Related party transactions (RPTs) are a primary way for corporate insiders to expropriate company value. Conventional wisdom in corporate law theory holds however that RPTs entered into by directors/managers (rather than controlling shareholders) are of lesser concern in both controlled and dispersedly-owned companies. This article challenges this conventional wisdom and puts forward various other theories under which RPTs entered into by directors/managers remain a significant concern in terms of value-diversion in both share-ownership structures. The article then presents hand-collected data of RPTs entered into by directors/managers who are not significant/controlling shareholders in companies listed on the prime standard of the German stock exchange. This dataset and its evaluation provide preliminary indications and exploratory evidence regarding the threat posed by RPTs entered into by abovementioned persons. Furthermore, up-to-date share-ownership data of those companies and several findings regarding disclosure practices are provided. The article closes with proposing a few regulatory improvements and implications.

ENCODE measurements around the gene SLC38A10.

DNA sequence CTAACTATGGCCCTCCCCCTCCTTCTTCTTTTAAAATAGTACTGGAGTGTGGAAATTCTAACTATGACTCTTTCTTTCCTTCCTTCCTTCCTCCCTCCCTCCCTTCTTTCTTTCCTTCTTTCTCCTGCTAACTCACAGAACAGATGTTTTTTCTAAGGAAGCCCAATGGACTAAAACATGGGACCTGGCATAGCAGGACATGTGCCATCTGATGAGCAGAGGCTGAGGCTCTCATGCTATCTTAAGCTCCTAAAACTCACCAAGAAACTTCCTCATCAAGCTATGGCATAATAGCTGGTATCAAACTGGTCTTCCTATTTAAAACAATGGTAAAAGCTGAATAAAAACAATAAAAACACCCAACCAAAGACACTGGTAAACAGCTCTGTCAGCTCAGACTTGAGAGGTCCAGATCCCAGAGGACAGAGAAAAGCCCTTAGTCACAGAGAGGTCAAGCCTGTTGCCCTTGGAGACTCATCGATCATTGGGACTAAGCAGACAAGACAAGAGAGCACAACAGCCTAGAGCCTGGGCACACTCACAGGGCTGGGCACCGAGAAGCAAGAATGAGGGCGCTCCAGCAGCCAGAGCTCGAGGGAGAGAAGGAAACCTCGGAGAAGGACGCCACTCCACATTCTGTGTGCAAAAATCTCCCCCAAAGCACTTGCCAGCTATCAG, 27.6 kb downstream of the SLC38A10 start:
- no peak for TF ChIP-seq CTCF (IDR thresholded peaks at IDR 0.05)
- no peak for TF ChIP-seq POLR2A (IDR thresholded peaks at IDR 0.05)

Journal of Corporate Law Studies , Vol. 21, pp. 517-555., 2021